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Their Grain Mills Can Turn Crops Into Money
If you’re looking to tap into the market for locally-milled grain, Chris Hunt of Pleasant Hill Grain can help. He’s a farmer himself who founded a mail-order company that carries a wide variety of grain mills and accessories.
    “There is a lot of interest in milling organic grains for retailing locally,” says Hunt. “We sell mills of various sizes and types for processing grain for food and feed. The right mill for you depends on what and how much you want to mill.”
    Choices range from using a hammer mill to choosing between a stone or steel burr mill. Hunt explains that a stone burr mill can’t be used for oil seeds, but a steel burr can. Stone burr mills are often preferred for their cool grinds because it helps retain nutrients.
    “If milling barley, wheat, rye or corn, the best type would be a stone burr mill,” says Hunt. “A good one to start with would be an 8-in. Meadows stone burr mill. It is made in North Carolina, has a 20-lb. hopper and produces about 50 lbs. of flour per hour.”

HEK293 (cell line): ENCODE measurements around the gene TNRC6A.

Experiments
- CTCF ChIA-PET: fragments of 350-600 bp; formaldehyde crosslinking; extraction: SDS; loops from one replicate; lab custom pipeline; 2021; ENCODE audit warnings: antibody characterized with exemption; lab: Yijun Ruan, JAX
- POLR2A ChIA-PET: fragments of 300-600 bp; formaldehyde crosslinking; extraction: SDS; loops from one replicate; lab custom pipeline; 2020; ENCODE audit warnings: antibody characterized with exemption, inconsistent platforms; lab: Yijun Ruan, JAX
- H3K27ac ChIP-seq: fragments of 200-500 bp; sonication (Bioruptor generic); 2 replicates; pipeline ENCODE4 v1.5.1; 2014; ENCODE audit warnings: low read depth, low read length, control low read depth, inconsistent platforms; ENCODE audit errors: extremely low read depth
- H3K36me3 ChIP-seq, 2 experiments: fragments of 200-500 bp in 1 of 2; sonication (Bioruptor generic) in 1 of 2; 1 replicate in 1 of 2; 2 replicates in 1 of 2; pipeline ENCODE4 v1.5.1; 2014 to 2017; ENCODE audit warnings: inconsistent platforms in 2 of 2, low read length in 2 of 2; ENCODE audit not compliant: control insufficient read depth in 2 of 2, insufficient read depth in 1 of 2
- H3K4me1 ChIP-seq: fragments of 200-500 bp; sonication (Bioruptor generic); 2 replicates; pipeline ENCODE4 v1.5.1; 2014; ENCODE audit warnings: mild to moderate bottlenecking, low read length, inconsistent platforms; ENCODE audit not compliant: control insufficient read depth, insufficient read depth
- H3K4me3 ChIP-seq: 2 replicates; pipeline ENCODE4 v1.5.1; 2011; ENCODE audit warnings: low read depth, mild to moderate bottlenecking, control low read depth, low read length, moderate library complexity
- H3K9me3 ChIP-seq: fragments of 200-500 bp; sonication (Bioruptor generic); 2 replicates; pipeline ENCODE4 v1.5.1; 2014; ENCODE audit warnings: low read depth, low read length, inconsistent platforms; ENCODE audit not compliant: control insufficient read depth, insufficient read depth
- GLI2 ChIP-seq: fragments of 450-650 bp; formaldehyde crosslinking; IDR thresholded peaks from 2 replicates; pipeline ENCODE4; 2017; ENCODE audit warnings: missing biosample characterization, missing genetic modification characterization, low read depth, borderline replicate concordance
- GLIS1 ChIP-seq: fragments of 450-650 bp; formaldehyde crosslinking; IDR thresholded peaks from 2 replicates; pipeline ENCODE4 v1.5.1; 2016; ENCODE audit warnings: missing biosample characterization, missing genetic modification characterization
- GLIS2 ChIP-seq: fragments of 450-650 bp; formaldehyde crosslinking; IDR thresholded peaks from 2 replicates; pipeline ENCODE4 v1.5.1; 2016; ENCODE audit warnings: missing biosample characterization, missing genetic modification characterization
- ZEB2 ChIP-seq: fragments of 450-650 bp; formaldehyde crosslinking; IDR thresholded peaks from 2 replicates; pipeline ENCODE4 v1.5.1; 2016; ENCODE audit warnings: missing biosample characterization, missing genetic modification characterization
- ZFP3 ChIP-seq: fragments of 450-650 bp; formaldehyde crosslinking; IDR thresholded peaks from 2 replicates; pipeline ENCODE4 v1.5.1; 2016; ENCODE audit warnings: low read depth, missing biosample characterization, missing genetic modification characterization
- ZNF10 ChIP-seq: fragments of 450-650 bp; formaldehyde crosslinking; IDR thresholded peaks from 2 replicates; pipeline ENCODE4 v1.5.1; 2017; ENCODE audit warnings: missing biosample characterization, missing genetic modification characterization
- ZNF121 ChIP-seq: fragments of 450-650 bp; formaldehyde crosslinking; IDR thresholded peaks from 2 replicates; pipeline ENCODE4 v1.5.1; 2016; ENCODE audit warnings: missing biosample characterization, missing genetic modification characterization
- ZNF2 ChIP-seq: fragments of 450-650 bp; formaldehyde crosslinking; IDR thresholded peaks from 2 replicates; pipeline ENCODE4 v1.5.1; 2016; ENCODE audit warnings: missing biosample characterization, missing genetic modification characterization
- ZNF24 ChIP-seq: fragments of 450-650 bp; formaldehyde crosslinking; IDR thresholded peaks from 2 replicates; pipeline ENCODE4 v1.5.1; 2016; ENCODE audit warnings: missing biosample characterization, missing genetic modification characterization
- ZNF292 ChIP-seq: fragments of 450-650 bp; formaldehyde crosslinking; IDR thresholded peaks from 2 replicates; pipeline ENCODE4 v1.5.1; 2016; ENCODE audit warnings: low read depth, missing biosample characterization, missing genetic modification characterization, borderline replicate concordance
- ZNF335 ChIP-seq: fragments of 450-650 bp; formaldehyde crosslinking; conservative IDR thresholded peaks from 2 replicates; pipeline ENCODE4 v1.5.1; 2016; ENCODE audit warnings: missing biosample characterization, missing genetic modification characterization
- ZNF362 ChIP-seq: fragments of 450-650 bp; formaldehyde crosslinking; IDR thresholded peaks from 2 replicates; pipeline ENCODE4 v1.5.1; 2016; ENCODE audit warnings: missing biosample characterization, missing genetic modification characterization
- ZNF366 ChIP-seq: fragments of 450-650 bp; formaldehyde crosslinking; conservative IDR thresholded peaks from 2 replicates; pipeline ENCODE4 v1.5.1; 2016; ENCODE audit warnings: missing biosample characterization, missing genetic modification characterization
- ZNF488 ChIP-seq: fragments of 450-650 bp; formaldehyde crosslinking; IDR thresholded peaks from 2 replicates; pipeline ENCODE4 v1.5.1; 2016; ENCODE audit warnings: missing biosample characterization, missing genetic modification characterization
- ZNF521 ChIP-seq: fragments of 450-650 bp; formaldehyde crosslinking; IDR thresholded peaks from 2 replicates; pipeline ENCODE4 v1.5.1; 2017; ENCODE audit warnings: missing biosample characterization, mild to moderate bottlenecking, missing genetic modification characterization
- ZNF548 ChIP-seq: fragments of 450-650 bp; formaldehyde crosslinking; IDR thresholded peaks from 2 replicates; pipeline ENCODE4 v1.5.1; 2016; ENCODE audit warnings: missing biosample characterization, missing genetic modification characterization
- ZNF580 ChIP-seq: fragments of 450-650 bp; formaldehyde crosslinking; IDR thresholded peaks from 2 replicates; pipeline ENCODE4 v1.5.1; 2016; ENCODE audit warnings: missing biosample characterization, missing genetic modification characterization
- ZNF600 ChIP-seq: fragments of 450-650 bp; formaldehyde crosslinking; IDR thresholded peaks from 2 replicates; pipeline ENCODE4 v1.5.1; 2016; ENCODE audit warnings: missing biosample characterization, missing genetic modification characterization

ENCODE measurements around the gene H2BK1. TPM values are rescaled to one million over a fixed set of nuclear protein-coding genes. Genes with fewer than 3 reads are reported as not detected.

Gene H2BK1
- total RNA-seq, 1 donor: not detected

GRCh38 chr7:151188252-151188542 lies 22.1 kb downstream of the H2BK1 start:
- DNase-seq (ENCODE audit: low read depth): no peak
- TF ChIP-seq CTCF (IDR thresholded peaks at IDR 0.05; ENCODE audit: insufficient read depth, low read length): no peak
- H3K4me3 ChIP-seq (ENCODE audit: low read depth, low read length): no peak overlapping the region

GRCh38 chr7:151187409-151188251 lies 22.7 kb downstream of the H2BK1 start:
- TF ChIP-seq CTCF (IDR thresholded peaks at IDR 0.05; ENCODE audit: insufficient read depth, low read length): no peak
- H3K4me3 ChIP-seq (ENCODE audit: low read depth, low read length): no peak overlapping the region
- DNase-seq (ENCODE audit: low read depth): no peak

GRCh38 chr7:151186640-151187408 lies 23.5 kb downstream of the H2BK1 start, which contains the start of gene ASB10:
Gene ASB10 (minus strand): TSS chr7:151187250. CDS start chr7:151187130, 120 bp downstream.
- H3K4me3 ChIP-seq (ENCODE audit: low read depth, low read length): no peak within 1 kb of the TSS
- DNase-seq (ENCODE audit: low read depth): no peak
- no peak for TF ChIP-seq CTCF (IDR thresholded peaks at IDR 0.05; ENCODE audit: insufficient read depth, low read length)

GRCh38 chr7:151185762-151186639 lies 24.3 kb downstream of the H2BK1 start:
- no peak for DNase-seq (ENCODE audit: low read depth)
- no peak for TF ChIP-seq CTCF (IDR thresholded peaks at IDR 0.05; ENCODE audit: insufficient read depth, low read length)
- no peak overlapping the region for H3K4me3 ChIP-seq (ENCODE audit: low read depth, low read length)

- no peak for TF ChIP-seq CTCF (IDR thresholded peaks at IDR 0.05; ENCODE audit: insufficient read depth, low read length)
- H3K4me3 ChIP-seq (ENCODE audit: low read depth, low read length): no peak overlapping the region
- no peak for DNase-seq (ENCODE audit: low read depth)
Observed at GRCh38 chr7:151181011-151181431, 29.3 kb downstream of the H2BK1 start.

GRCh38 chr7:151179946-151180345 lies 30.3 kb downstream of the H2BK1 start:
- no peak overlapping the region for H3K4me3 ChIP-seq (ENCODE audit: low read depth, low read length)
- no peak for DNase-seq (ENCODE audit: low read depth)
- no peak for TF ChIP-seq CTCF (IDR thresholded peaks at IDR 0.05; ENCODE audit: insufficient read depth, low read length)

The mill can be used for whole grain flour or can be adjusted to crack grain for cereal or for Southern-style grits. It can be ordered with or without a motor, mounting base or pulleys. Hunt recommends the Assembly C, which comes with a steel table for mounting and a 28-gal. Rubbermaid Brute container with a dolly for easy handling. The container sits underneath the table. Equipped with a 2 hp., 220V motor, it sells for around $3,300 with shipping.
    “From there you can go to a 12-in. stone that produces 100 lbs. per hour and sells for around $5,500,” says Hunt. “We sell Meadows mills, as well as KoMo mills from Germany and ABC Hanson mills from South Africa. The right one for you depends on output.”
    KoMo mills produce a very fine flour. While all mills can produce whole wheat flour, finer or specialty flours are determined by the mesh the flour can pass through.
    “Bread flour is usually 40 to 50 mesh consistency, while pastry flour is up to 100 mesh,” says Hunt. “The Meadows mill can produce around 40 mesh flour, which is standard commercial flour. The KoMo can get finer. The flour produced depends on the stone and the type of grain being put through the mill.”
    Contact: FARM SHOW Followup, Pleasant Hill Grain, 210 South 1st St., Hampton, Neb. 68843 (ph 402 725-3829; toll free 866 467-6123; info@pleasanthillgrain.com; www.pleasanthillgrain.com).

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2017 - Volume #41, Issue #1